Last Updated: Nov 22, 2021

PM also compared himself to Moses and imitated noise of car in speech to business leaders

Boris Johnson criticised the creativity of civil servants for not conceiving of the children’s cartoon character Peppa Pig, as he gave a rambling speech to business leaders in north-east England in which he also compared himself to Moses and imitated the noise of an accelerating car. Speaking at the annual Confederation for British Industry conference, the prime minister meandered through a variety of topics – confirming the announcement trailed overnight by Downing Street that new regulations for developers will force them to install electric vehicle charging points and heralding the start of a new green industrial revolution.

However, he also became distracted at points, asking business executives to raise their hand if they had been to Peppa Pig World in Hampshire, where he reportedly took his son, Wilf, with wife Carrie over the weekend. “The government cannot fix everything, and government sometimes should get out of your hair,” Johnson insisted, claiming that “the true driver of growth is not the government” but in fact the private sector, whose energy and originality he praised.

To illustrate this, Johnson explained: “Yesterday I went, as we all must, to Peppa Pig World. Hands up if you’ve been to Peppa Pig World! “I loved it. Peppa Pig World is very much my kind of place. It has very safe streets, discipline in schools, heavy emphasis on new mass transit systems. Even if they’re a bit stereotypical about about Daddy Pig.”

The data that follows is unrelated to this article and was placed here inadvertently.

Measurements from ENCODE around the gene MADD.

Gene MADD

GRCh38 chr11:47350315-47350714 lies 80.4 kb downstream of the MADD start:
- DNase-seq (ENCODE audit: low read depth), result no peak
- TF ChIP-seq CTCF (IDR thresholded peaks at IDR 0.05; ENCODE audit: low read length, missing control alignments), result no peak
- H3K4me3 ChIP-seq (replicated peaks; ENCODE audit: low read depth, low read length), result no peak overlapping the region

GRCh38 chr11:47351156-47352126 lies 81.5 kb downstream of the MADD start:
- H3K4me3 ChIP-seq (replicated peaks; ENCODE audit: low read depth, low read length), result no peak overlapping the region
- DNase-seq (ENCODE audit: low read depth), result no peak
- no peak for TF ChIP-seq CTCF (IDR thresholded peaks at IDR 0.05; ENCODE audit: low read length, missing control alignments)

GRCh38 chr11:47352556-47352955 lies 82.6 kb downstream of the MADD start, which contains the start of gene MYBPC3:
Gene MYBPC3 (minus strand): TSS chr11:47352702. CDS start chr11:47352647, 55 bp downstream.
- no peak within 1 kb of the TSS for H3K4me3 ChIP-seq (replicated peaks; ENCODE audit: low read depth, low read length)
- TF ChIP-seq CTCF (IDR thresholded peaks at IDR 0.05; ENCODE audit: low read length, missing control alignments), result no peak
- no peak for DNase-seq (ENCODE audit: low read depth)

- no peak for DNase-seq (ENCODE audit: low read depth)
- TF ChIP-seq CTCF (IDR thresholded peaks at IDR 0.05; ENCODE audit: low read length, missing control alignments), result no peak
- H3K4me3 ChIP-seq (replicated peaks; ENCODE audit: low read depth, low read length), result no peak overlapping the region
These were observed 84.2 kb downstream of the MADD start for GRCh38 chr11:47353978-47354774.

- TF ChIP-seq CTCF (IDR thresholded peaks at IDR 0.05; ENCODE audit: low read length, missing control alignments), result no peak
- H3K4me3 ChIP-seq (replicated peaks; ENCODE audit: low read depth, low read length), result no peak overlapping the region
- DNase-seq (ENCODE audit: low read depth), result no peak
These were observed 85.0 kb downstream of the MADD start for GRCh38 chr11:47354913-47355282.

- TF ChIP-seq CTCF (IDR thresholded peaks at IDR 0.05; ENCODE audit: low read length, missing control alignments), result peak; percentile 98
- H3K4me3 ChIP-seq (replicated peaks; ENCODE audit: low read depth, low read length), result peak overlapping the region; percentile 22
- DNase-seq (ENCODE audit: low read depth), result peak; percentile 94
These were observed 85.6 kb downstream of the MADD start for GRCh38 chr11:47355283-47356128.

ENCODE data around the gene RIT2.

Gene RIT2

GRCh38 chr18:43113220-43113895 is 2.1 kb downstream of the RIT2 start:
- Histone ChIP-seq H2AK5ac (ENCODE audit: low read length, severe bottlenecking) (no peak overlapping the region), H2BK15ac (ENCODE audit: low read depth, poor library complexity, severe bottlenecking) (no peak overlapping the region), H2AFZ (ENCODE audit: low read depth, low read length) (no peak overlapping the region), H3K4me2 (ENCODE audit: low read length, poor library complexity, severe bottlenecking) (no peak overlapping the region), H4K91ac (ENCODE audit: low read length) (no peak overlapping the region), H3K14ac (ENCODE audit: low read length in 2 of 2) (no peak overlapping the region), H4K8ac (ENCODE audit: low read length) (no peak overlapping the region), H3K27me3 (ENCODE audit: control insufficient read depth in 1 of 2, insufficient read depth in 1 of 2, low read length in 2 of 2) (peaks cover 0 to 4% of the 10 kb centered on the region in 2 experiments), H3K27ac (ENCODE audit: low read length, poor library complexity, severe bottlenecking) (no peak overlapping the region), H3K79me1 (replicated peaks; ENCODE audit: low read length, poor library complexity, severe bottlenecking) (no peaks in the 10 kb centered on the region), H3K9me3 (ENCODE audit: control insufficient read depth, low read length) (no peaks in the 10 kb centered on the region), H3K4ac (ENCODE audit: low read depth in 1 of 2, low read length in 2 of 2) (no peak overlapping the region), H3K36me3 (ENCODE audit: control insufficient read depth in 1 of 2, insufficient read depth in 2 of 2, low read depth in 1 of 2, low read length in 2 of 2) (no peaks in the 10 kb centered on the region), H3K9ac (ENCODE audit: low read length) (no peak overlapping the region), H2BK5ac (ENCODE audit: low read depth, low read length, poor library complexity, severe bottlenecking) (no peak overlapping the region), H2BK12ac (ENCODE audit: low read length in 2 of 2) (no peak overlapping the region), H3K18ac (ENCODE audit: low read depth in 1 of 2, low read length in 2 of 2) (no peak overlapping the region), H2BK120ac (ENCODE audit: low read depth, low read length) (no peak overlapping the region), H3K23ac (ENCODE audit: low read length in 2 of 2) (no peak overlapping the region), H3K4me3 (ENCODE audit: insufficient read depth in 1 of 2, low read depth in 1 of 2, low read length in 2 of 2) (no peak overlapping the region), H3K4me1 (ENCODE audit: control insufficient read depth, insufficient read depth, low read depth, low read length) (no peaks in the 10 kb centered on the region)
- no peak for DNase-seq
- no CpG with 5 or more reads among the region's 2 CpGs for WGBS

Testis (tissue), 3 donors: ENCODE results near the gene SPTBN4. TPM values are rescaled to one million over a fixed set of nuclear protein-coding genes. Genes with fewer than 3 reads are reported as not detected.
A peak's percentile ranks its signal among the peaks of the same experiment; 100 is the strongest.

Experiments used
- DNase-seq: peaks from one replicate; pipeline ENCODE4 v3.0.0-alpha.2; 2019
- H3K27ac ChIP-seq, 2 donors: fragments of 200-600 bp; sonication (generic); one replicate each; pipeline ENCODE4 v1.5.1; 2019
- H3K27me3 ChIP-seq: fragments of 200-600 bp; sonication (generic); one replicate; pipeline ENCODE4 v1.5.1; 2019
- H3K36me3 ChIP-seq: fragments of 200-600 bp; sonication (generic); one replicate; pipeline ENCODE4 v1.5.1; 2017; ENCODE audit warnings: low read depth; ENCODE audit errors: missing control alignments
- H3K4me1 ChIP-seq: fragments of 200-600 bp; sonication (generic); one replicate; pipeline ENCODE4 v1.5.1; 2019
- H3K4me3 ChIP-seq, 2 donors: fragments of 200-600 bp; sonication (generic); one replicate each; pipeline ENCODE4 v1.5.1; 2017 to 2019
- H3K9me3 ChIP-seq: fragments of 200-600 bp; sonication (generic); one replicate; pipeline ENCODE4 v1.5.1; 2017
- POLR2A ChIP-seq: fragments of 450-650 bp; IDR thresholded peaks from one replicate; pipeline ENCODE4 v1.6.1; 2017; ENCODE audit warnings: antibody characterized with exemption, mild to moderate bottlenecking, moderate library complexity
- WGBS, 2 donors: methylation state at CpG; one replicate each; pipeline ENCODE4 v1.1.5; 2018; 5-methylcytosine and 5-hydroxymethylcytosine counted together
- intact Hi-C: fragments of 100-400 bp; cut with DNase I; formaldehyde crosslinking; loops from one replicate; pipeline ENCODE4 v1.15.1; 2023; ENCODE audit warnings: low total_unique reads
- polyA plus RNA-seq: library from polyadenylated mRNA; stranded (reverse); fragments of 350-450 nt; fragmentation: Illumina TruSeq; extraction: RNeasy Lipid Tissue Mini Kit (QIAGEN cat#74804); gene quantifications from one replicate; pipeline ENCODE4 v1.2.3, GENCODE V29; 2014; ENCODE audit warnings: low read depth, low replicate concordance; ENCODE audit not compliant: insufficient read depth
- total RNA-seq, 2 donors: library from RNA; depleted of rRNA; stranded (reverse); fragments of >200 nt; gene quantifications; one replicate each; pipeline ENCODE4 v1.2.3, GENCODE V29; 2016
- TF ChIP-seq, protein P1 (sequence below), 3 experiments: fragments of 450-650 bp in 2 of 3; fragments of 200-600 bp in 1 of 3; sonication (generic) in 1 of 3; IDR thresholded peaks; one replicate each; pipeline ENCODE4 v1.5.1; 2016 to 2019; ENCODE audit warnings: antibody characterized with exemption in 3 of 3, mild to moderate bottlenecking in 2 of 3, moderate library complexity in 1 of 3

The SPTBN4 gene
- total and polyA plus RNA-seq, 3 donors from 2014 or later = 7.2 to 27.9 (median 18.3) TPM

The “shambolic” speech was criticised by Labour’s shadow chancellor, Rachel Reeves. She said it showed “how unseriously he takes British business” and the lack of a government plan for growth, adding: “No one was laughing, because the joke’s not funny anymore. Labour is the true party of business.” Turning his fire on the BBC and Whitehall, Johnson continued: “But the real lesson for me was about the power of UK creativity. Who would have believed that a pig that looks like a hairdryer or possibly a Picasso-like hairdryer, a pig that was rejected by the BBC and has now been exported to 180 countries with theme parks both in America and China as well as as well as in the New Forest – is a business that’s worth at least £6bn to this country – and counting.